January 22, 2016

Potential protégé: Jeff Brown's new-found reliance on Noel Hoefenmayer

It can't be easy for players-turned-coaches not to see a little bit of themselves in their players, no matter how much the game has changed over time.

For years, Brian Kilrea, a long-time gritty center in the minors, made a habit of acquiring tough, shot blocking, two-way forwards for the 67's, the likes of Sebastien Savage and Brody Todd some of his most-sought after mid-season acquisitions.

It appears Jeff Brown is starting to follow the same mould.

However this time around, that coveted player might be one that's a lot more mobile, and can create offence from the back end, just like the bench boss and general manager did three decades ago with the Sudbury Wolves.

Now, there's no conceivable way that Noel Hoefenmayer will duplicate his coach's rookie season.

The game is so much different than it was in the 80's, when Brown scored 46 points as a freshman on the Sudbury blueline, and with young players playing more and more sheltered minutes nowadays, his possible protégé is only just getting top-four minutes as the season progresses.

But there aren't too many better coaches for a young, puck-moving defenceman to learn from, and his coach, who knows a thing or two about offensive d-men, sees a lot of untapped potential.

"It's real hard for 16-year olds to play defence in this league," says Brown, ironically, given his ability to do so quite well.

"I work with him and part of it is letting him know, you don't have to pass up a shot just because you're a rookie."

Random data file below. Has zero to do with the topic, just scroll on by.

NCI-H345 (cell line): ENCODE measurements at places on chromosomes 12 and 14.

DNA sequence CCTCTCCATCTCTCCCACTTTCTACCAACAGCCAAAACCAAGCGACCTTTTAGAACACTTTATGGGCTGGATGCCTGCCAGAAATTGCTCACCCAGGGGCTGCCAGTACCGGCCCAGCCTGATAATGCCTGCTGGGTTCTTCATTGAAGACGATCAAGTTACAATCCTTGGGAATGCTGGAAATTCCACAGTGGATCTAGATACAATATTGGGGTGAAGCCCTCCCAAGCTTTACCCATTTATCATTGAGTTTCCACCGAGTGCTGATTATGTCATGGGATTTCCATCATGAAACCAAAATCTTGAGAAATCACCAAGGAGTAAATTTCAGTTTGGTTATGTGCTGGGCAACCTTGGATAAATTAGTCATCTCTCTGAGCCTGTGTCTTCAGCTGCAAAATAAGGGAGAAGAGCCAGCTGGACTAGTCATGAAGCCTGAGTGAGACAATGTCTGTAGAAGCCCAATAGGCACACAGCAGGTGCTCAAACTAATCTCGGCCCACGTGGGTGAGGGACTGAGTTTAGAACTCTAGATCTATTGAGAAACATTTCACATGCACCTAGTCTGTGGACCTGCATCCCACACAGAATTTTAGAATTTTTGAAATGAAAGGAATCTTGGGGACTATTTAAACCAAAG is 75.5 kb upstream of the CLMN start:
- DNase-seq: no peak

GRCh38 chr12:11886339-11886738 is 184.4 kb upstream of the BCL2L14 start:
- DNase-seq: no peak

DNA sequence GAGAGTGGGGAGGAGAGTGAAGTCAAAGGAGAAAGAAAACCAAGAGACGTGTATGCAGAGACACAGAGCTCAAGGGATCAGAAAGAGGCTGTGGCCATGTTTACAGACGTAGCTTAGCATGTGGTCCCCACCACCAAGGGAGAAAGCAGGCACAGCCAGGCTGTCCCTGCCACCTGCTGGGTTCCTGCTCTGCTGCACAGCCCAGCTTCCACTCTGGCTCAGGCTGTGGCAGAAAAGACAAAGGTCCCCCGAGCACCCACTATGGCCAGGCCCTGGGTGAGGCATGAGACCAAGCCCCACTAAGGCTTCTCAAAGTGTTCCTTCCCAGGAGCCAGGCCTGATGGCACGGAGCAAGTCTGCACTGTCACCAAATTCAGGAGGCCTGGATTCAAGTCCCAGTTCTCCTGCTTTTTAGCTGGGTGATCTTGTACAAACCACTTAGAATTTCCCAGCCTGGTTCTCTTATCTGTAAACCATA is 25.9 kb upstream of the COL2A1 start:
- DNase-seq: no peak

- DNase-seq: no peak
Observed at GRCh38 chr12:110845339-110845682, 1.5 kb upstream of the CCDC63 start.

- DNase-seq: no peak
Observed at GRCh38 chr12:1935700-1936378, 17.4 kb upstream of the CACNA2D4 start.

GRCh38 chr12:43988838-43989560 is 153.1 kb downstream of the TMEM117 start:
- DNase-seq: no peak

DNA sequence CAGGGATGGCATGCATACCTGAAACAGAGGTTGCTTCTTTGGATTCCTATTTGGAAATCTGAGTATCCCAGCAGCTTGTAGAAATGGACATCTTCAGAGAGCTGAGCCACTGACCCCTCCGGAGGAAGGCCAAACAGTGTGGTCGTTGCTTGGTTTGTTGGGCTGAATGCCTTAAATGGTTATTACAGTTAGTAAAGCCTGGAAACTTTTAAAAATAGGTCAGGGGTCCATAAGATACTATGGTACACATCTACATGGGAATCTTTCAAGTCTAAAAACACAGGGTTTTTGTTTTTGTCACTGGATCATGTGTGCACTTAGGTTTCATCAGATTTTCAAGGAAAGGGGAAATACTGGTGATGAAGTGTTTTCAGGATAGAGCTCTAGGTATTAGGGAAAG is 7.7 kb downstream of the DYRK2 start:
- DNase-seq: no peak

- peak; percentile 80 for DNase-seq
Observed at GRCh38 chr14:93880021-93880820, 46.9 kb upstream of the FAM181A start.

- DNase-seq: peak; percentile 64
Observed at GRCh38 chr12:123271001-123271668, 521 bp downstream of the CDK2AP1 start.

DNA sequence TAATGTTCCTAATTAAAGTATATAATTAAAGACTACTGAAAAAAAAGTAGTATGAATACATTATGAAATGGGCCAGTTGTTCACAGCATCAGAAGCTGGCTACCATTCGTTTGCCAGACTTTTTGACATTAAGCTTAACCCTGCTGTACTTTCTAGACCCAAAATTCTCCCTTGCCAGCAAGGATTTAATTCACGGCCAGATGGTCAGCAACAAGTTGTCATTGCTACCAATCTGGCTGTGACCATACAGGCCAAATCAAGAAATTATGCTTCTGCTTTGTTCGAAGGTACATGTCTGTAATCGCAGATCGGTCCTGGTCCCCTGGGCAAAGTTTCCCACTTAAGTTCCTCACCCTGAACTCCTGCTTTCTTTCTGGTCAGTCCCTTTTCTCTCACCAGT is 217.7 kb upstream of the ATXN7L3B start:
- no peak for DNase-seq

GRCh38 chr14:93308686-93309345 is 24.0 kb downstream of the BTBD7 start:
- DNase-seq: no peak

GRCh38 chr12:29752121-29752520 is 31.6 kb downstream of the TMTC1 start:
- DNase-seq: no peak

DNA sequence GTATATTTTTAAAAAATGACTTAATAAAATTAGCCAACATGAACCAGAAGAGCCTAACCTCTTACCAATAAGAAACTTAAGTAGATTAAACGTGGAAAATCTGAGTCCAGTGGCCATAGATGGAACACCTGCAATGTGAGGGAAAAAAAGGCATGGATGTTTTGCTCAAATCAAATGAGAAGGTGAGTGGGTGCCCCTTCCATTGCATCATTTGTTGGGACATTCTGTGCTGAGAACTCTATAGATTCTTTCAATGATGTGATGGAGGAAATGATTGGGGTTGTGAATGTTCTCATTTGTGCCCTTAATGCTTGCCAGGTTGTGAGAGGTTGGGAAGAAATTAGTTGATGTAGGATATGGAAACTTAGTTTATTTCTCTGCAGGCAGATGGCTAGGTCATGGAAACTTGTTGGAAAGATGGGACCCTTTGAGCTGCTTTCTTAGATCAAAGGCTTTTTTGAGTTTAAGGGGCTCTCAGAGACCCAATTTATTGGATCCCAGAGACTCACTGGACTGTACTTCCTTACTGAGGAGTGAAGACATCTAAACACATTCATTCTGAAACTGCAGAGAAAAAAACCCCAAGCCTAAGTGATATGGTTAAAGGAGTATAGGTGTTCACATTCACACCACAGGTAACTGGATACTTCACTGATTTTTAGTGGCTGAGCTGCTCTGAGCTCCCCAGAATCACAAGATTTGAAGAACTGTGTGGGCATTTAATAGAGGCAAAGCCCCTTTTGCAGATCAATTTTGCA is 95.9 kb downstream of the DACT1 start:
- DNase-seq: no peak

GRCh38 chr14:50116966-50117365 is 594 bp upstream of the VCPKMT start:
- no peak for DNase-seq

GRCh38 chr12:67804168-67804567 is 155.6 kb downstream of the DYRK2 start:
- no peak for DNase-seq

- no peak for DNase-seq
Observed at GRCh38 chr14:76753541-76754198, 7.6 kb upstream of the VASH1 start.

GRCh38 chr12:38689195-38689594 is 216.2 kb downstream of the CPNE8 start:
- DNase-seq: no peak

Hoefenmayer has since turned 17 since Brown spoke about the confidence-building of his young blueliner, and is now into the second half of his first year, where rookie defenders typically become noticeably stronger and better-adapted to the major junior game.

"He definitely knows what he's talking about, everything he says, you have to take it all in," said Hoefenmayer, albeit with the 67's in a rut in December, on his coach who was just starting to give him minutes on the top unit.

"He's been giving me really good advice on the offensive side and overall, and it's always a great opportunity to get this ice time."

Whether it be manning the point with the net empty in the final minute or playing upwards of 20 minutes a night, there will be growing pains.

Thanks in large part to the fact that his biggest minutes were during the 67's roughest patch of the year, he sports a -13 rating, the second-lowest on the team.

But it's invaluable experience, says Brown.

"It's about getting games in, so that down the stretch we know he can be relied on.  I watched him in the GTHL, I've seen how creative he can be, I know what he can do as a defenceman in this league."

Adds Hoefenmayer: "It is a lot different from the GTHL, it's a big difference going from playing half the game to having ice time minimized, but it's still a great opportunity to get used to the league."

If recent patterns and Brown's habit of continually going to the well with his top d-pairings continue, it won't be long until he's playing half the game with regularity at the OHL level.

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